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PAGE 3

The Taste Of The Meat
by [?]

“You bet I have–only I never got it. I’m earning five hundred a week right now, and doing four men’s work.”

“Pictures that won’t sell? Or–er–fancy work of some sort? Can you swim?”

“I used to.”

“Sit a horse?”

“I have essayed that adventure.”

John Bellew snorted his disgust.

“I’m glad your father didn’t live to see you in all the glory of your gracelessness,” he said. “Your father was a man, every inch of him. Do you get it? A Man. I think he’d have whaled all this musical and artistic tomfoolery out of you.”

“Alas! these degenerate days,” Kit sighed.

“I could understand it, and tolerate it,” the other went on savagely, “if you succeeded at it. You’ve never earned a cent in your life, nor done a tap of man’s work.”

“Etchings, and pictures, and fans,” Kit contributed unsoothingly.

“You’re a dabbler and a failure. What pictures have you painted? Dinky water-colours and nightmare posters. You’ve never had one exhibited, even here in San Francisco-“

“Ah, you forget. There is one in the jinks room of this very club.”

“A gross cartoon. Music? Your dear fool of a mother spent hundreds on lessons. You’ve dabbled and failed. You’ve never even earned a five-dollar piece by accompanying some one at a concert. Your songs?–rag-time rot that’s never printed and that’s sung only by a pack of fake Bohemians.”

“I had a book published once–those sonnets, you remember,” Kit interposed meekly.

“What did it cost you?”

“Only a couple of hundred.”

“Any other achievements?”

“I had a forest play acted at the summer jinks.”

“What did you get for it?”

“Glory.”

“And you used to swim, and you have essayed to sit a horse!” John Bellew set his glass down with unnecessary violence. “What earthly good are you anyway? You were well put up, yet even at university you didn’t play football. You didn’t row. You didn’t-“

“I boxed and fenced–some.”

“When did you last box?”

“Not since; but I was considered an excellent judge of time and distance, only I was–er-“

“Go on.”

“Considered desultory.”

“Lazy, you mean.”

“I always imagined it was an euphemism.”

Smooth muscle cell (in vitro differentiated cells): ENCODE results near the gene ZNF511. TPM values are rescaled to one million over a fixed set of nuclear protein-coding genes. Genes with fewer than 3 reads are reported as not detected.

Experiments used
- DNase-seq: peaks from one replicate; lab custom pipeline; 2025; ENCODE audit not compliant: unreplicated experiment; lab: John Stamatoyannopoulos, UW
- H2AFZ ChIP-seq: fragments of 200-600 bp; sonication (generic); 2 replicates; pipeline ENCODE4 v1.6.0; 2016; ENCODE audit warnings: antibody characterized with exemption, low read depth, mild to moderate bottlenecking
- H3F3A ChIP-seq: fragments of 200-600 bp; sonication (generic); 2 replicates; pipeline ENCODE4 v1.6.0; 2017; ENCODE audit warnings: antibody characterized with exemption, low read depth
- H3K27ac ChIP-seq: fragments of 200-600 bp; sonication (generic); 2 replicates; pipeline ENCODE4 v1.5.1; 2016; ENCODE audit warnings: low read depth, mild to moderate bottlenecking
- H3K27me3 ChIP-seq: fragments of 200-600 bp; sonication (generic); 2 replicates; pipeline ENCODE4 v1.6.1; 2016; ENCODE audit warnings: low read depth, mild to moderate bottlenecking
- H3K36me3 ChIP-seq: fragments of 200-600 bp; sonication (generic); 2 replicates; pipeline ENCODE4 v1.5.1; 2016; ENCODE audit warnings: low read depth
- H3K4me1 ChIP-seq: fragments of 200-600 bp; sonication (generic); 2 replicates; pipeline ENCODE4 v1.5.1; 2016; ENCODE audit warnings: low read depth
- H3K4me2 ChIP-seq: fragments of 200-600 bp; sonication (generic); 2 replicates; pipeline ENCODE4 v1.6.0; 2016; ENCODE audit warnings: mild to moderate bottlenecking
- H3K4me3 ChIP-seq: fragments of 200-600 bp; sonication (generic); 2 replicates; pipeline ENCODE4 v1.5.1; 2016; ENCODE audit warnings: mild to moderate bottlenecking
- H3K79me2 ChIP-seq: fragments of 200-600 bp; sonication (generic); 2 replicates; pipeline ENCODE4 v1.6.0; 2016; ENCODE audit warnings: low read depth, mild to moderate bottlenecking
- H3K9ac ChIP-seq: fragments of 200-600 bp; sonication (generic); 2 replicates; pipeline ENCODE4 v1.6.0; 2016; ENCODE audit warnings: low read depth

“My father, sir, your grandfather, old Isaac Bellew, killed a man with a blow of his fist when he was sixty-nine years old.”

“The man?”

“No, your–you graceless scamp! But you’ll never kill a mosquito at sixty-nine.”

“The times have changed, oh, my avuncular. They send men to state prisons for homicide now.”

“Your father rode one hundred and eighty-five miles, without sleeping, and killed three horses.”

“Had he lived to-day, he’d have snored over the course in a Pullman.”

The older man was on the verge of choking with wrath, but swallowed it down and managed to articulate:

“How old are you?”

“I have reason to believe-“

“I know. Twenty-seven. You finished college at twenty-two. You’ve dabbled and played and frilled for five years. Before God and man, of what use are you? When I was your age I had one suit of underclothes. I was riding with the cattle in Colusa. I was hard as rocks, and I could sleep on a rock. I lived on jerked beef and bear-meat. I am a better man physically right now than you are. You weigh about one hundred and sixty-five. I can throw you right now, or thrash you with my fists.”

“It doesn’t take a physical prodigy to mop up cocktails or pink tea,” Kit murmured deprecatingly. “Don’t you see, my avuncular, the times have changed. Besides, I wasn’t brought up right. My dear fool of a mother-“

John Bellew started angrily.

“-As you described her, was too good to me; kept me in cotton wool and all the rest. Now, if when I was a youngster I had taken some of those intensely masculine vacations you go in for–I wonder why you didn’t invite me sometimes? You took Hal and Robbie all over the Sierras and on that Mexico trip.”